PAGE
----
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Scottish Templar: Bonnie Prince Charlie

NPG 5517; Prince Charles Edward Stuart by Louis Gabriel Blanchet

Bonnie Prince Charlie was born on the 31stDecember 1720 to James III of Scotland, in Rome, amidst great rejoicing, for Jacobites throughout Western Europe who looked to him to win back the throne for the Stuarts.

Europe became increasingly restless when Emperor Charles VI died in 1740. And tension mounted between Protestant England and Catholic Jacobean Scotland and France.  Charles’ ambition and desire for military success led him to plan an invasion of England, in order to capture the throne for his father, from George II.

After a brief period in France following a failed attempt to gain support, Prince Charles landed in Scotland on the 25thJuly 1745.  He quickly gained support from the highlands, and his army successfully fought General John Cape’s men.  The Battle of Prestonpans was fought on the 21stSeptember 1745, near the town of Prestonpans, a small fishing community in East Lothian.  It was the first major battle of the 1745 Jacobite Rising, an attempt by Bonnie Prince Charlie (Charles Edward Stuart) to seize the English throne.

On the 24thSeptember 1745 Bonnie Prince Charlie (Charles Edward Stuart) was elected the new Grand Master of the Scottish Knights Templar in Edinburgh.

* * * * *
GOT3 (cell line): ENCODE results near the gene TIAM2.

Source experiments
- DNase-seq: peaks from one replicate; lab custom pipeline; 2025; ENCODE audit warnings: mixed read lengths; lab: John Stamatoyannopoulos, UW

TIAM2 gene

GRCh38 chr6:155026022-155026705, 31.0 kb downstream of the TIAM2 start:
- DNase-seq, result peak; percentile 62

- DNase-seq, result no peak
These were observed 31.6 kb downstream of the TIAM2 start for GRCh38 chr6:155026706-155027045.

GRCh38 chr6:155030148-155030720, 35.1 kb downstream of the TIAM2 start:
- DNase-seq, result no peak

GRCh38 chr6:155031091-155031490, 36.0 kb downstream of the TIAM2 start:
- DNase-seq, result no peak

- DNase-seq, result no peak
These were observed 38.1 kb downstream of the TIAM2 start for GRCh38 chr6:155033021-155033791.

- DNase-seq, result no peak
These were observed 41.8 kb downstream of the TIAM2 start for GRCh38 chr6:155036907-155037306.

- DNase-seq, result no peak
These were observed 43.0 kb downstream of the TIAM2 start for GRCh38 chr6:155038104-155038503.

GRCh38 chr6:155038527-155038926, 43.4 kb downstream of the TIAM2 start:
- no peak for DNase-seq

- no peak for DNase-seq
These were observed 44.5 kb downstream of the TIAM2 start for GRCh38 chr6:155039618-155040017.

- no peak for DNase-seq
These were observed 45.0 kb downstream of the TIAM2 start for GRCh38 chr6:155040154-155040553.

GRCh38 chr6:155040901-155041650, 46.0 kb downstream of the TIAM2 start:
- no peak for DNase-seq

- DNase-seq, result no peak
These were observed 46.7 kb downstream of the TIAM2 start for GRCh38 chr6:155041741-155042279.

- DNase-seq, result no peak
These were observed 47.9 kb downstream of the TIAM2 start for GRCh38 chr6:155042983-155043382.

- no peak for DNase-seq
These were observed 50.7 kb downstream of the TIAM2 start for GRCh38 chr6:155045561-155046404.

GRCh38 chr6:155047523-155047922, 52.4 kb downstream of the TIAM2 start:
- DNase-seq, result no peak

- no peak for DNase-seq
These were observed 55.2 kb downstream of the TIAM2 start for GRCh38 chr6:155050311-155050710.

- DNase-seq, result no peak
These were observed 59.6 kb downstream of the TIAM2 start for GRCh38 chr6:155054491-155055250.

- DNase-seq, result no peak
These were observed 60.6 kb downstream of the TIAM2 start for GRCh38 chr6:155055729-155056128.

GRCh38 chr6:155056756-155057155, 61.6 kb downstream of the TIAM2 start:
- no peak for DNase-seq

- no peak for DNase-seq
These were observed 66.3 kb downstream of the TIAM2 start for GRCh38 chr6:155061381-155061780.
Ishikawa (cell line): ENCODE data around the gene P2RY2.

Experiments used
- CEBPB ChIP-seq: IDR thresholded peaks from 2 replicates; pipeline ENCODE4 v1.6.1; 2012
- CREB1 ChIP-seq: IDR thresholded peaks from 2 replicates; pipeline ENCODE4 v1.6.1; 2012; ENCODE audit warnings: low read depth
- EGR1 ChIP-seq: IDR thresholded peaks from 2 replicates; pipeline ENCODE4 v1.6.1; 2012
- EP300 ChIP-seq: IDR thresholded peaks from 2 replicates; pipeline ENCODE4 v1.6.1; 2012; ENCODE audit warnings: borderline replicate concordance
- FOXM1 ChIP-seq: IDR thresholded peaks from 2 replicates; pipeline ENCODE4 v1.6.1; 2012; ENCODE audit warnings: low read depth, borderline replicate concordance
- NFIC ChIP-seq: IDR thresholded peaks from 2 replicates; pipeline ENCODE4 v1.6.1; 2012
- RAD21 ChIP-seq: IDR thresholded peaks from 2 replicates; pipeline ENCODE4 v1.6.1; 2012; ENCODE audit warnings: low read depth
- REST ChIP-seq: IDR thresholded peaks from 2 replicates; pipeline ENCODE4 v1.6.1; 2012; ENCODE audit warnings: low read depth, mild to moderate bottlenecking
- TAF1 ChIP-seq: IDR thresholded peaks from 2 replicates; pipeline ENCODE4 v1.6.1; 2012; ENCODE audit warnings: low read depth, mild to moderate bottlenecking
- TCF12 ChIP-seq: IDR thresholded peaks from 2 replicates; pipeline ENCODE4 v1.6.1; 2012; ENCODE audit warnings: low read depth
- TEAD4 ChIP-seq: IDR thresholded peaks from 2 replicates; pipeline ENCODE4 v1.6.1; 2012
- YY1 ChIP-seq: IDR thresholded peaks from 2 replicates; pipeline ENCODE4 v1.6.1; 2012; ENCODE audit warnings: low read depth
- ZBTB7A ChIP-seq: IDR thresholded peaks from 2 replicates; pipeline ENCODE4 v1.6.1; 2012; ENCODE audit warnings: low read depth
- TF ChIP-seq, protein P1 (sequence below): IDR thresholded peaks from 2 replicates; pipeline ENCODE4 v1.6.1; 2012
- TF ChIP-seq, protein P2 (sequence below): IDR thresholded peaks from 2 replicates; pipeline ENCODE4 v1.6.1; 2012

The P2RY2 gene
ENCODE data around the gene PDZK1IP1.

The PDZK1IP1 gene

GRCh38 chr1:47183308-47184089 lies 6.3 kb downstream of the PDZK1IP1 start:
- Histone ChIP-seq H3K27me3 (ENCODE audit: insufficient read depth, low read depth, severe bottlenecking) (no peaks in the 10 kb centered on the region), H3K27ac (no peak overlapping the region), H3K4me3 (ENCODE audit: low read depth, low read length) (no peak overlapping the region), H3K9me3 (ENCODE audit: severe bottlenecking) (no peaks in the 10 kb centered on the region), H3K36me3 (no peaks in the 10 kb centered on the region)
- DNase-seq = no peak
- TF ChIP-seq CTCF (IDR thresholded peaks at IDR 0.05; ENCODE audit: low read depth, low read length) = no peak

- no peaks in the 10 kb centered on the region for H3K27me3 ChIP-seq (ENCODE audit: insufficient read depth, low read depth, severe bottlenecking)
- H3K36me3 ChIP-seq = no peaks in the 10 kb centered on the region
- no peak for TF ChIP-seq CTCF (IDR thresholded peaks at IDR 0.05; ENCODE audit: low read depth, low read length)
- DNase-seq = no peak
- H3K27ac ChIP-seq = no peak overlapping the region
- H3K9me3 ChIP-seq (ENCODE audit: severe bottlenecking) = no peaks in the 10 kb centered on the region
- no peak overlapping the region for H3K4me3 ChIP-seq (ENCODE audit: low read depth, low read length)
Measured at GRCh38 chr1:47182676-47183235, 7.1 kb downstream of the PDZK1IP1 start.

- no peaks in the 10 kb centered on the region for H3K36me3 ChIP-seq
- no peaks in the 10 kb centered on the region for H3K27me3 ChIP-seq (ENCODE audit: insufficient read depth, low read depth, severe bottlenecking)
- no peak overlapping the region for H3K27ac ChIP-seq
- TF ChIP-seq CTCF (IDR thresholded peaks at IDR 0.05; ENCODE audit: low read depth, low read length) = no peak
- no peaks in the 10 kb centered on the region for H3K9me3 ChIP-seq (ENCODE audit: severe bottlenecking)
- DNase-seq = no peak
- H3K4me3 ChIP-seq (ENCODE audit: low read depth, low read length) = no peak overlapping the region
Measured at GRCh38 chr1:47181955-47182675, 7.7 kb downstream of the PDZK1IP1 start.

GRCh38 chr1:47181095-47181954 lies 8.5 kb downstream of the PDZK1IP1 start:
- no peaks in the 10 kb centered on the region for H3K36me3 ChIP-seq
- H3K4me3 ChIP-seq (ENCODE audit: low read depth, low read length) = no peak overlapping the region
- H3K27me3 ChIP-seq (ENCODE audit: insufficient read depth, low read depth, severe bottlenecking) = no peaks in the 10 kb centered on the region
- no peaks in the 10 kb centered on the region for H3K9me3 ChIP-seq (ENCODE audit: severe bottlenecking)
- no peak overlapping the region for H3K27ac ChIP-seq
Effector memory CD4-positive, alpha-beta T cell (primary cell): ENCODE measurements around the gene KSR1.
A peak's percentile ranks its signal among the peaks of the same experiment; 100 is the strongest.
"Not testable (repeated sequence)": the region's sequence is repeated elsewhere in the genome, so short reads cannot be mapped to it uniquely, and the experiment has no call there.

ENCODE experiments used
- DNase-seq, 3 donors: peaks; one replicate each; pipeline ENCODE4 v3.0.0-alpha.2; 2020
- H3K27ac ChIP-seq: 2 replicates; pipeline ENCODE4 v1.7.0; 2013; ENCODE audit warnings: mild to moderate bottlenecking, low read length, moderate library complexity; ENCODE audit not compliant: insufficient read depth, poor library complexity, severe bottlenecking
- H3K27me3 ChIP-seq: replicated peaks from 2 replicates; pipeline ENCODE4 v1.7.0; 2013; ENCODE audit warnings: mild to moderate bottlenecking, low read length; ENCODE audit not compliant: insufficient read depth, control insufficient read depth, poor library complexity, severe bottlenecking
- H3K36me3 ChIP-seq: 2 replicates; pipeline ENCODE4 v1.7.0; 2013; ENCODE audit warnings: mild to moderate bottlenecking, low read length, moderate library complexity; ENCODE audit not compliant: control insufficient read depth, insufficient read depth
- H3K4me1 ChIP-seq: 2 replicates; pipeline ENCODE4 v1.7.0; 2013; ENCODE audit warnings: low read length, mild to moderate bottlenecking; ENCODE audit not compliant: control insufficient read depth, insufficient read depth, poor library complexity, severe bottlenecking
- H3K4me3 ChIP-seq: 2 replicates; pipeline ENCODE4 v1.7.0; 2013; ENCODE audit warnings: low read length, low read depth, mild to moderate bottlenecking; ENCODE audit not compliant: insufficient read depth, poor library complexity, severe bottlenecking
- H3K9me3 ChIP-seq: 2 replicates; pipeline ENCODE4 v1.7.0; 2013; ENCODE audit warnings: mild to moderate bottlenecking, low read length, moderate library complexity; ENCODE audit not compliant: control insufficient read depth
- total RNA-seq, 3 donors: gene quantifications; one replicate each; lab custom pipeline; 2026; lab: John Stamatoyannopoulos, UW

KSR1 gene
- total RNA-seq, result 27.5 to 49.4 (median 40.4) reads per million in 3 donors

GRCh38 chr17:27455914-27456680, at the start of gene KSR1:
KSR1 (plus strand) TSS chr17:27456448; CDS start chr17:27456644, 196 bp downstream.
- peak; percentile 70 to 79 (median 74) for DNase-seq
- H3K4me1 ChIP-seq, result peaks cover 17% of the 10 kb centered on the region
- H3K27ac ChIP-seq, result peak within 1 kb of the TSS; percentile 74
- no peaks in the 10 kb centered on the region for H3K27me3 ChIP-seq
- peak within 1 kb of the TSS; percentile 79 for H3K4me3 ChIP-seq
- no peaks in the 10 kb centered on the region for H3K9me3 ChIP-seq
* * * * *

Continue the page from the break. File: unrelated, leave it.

With victory in their hearts and a strong sword at hand, victorious warriors of the Battle of Prestonpans. Charles and his army started their long road to London.  They were forced to retreat back to Scotland, after receiving reports of overwhelming armies prepared to defend the city.  Much against the Prince’s will, his supporters turned back at Derby.  Pursued by government forces, they won a victory at Falkirk but were finally crushed at the Battle of Culloden in 1746.

Charles was forced to spend the next five months as a hunted man, finally escaping Scotland through the Western Highlands to France, spending the rest of his life in exile, sinking ever deeper into depression and alcoholism.  His late marriage in 1772 to the German Louise of Stalberg was childless, and she eventually left him.

After his father’s death, he styled himself in the image of Charles III, but by then all hope of a Jacobite restoration was lost.  He died on the 31stJanuary 1788.

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